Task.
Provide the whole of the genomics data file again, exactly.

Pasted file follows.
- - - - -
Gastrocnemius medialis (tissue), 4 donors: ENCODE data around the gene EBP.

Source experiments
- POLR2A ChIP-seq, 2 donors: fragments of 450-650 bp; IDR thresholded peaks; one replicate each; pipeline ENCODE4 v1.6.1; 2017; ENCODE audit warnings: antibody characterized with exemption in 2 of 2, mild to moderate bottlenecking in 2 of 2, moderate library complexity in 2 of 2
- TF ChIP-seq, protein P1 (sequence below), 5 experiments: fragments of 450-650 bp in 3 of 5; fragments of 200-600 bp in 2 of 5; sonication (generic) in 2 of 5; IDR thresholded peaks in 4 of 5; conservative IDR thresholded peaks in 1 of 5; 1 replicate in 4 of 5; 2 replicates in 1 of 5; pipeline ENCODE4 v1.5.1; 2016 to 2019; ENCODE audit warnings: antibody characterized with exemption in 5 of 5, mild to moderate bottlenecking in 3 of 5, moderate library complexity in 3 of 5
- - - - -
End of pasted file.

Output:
Gastrocnemius medialis (tissue), 4 donors: ENCODE data around the gene EBP.

Source experiments
- POLR2A ChIP-seq, 2 donors: fragments of 450-650 bp; IDR thresholded peaks; one replicate each; pipeline ENCODE4 v1.6.1; 2017; ENCODE audit warnings: antibody characterized with exemption in 2 of 2, mild to moderate bottlenecking in 2 of 2, moderate library complexity in 2 of 2
- TF ChIP-seq, protein P1 (sequence below), 5 experiments: fragments of 450-650 bp in 3 of 5; fragments of 200-600 bp in 2 of 5; sonication (generic) in 2 of 5; IDR thresholded peaks in 4 of 5; conservative IDR thresholded peaks in 1 of 5; 1 replicate in 4 of 5; 2 replicates in 1 of 5; pipeline ENCODE4 v1.5.1; 2016 to 2019; ENCODE audit warnings: antibody characterized with exemption in 5 of 5, mild to moderate bottlenecking in 3 of 5, moderate library complexity in 3 of 5